Ryan Nassib remembers his first college game. He was a redshirt freshman at Syracuse who ran into the huddle, called the play and then . . . split. His first job was a decoy in a Wildcat package, and he lined up behind the center only briefly before shifting out to receiver as the running back took a direct snap.
"My first game, I just blocked guys," he recalled. "But my first game was pretty exciting."
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There seems little chance that Nassib will be asked to do much blocking in his NFL debut, but the excitement will be there. That likely will come Saturday night when the Giants open the preseason against the Steelers.
Tom Coughlin was noncommittal about who his third- string quarterback will be -- Eli Manning and David Carr will take the first- and second-team reps -- but he did say he'd like Nassib and former Colts backup Curtis Painter to play as well.
"You have a little bit more on your shoulders," Nassib told Newsday, comparing his Orange debut to his pending one with Big Blue. "It's not just blocking. You have to make the call and make the read. But we've had a great training camp so far and I feel like going into the game, I'll be pretty confident, pretty ready."
Chances are he isn't. Not yet, anyway. After workouts in the spring and two weeks of training camp, Nassib will be thrown into an actual game situation. Carr, who is in his 12th season, remembered his first preseason game as a rookie.
"I called a couple of college plays in the huddle," Carr said. "Guys were like, 'What's that?' I was like, 'That's just what I know.' He'll kind of revert back to what he's used to doing, what he's had success doing, and hopefully he can calm his mind down enough to just kind of treat it as a practice and he'll be fine."
Carr was the first overall pick in the draft that year and starting at quarterback for an expansion franchise, so it was a little different from what Nassib faces. But the chaos of tasting the NFL for the first time probably will be similar.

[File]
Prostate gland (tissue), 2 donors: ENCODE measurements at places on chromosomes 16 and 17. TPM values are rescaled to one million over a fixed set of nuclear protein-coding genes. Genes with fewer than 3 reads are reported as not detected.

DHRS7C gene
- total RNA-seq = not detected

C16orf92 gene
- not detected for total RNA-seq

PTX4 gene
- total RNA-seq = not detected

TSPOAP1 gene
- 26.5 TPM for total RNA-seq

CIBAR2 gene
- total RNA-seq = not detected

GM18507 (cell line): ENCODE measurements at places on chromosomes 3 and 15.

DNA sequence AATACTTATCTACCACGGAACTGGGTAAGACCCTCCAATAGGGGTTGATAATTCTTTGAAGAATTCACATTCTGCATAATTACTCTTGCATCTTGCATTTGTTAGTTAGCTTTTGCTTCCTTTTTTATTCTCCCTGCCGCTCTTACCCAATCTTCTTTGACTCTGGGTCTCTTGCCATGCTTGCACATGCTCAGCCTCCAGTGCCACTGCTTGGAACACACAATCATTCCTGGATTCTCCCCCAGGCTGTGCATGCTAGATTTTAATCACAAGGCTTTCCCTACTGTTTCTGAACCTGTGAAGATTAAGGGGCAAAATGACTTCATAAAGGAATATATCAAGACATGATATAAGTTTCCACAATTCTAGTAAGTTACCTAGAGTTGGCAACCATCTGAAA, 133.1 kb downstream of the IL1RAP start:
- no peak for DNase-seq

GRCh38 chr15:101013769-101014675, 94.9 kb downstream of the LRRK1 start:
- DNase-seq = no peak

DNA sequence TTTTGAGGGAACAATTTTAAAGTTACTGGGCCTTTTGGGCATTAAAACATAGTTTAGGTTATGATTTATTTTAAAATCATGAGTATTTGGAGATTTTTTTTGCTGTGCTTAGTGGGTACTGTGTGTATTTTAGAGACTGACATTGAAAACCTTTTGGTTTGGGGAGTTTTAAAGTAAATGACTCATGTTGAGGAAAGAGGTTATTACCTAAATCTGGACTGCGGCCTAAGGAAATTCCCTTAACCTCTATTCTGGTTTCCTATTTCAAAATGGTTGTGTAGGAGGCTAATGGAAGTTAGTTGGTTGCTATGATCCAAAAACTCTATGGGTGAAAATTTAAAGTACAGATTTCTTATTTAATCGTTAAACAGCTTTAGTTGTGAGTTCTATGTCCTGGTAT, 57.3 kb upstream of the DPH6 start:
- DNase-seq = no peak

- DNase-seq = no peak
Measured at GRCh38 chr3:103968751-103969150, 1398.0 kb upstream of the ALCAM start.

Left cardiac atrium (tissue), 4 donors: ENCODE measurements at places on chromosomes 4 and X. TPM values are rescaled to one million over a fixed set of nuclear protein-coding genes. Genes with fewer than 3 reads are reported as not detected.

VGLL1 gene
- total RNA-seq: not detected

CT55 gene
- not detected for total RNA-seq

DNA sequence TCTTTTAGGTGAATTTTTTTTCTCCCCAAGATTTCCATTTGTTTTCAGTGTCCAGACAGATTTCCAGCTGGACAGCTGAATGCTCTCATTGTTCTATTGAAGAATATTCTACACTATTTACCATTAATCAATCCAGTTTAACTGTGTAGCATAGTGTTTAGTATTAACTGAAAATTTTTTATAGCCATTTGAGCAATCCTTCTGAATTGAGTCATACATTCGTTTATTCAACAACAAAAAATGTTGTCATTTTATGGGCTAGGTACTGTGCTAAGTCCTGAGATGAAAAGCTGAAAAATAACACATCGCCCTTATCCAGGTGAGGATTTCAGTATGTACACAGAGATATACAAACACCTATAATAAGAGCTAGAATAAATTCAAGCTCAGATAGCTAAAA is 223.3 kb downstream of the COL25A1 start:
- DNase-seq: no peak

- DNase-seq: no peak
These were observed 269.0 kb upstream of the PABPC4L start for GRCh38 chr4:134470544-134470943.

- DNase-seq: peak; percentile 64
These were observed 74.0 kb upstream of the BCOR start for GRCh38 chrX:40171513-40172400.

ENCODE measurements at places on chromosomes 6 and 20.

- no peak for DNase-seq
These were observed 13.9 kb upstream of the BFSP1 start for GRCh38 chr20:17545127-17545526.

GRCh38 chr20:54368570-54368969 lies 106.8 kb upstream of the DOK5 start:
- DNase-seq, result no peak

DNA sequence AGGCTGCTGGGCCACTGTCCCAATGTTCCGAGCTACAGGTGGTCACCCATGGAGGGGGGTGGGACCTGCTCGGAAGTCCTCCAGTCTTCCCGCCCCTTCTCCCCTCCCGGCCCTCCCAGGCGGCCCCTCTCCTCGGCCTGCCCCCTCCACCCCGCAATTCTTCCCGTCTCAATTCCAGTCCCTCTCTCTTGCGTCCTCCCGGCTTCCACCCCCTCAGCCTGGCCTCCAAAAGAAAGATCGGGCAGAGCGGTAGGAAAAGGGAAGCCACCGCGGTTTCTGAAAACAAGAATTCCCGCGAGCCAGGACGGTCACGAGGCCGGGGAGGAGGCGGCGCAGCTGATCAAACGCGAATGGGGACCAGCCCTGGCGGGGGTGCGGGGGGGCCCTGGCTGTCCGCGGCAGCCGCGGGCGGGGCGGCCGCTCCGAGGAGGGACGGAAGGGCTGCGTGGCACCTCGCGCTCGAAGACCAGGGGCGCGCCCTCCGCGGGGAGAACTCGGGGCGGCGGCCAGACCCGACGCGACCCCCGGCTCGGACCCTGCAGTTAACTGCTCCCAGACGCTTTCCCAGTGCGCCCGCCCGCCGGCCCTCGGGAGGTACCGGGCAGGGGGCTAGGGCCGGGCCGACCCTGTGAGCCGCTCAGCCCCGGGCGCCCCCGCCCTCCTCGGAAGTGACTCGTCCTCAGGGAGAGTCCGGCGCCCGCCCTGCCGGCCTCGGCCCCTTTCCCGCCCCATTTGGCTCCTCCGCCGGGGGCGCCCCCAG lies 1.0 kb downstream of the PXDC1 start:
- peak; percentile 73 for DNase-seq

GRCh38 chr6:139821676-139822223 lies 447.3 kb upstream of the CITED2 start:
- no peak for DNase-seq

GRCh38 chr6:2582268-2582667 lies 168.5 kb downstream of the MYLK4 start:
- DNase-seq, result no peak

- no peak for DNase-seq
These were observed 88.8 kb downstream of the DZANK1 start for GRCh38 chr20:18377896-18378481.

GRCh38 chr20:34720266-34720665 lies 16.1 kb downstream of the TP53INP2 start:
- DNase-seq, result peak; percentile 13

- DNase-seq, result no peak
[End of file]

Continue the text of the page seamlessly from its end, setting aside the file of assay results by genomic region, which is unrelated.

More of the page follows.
"The game was really fast, and what I thought I knew, I had no idea," Carr said. "You try and recall things, try to recall plays that you've just learned over the last couple of months, regurgitate things that you've learned in the meeting room. Maybe you wrote it down 400 times, you've written it on the board, you're able to show the coach you know it. But then when you get on the field, you realize that it's not ingrained yet. I think that's the biggest thing that's going to happen with all young guys is realizing that you don't really have it yet. But you're on your way."
Nassib has looked like a rookie quarterback in his first training camp. He's had some moments when he's been able to do good things sandwiched between moments when he looks lost. As his rookie season and career go on, the balance between the two will shift.
"Young guy with a lot of ability that's trying to fight his way through all of the learning" is how Coughlin described the fourth-round pick.
The learning will get a lot steeper beginning Saturday night, assuming he takes a few snaps.
"It's a dream come true being able to play in an NFL game, regardless of whether it's preseason or regular season," Nassib said. "I'm excited, ready to get out there and play somebody else. It's going to be a fun weekend."
And most likely a memorable one.